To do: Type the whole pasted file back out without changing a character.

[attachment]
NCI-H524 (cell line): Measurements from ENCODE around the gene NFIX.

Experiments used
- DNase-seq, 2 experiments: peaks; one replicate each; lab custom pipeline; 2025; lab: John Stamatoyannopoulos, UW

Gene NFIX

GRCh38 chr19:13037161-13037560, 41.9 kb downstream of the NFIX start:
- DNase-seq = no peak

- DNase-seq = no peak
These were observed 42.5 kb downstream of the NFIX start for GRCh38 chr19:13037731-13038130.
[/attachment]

NCI-H524 (cell line): Measurements from ENCODE around the gene NFIX.

Experiments used
- DNase-seq, 2 experiments: peaks; one replicate each; lab custom pipeline; 2025; lab: John Stamatoyannopoulos, UW

Gene NFIX

GRCh38 chr19:13037161-13037560, 41.9 kb downstream of the NFIX start:
- DNase-seq = no peak

- DNase-seq = no peak
These were observed 42.5 kb downstream of the NFIX start for GRCh38 chr19:13037731-13038130.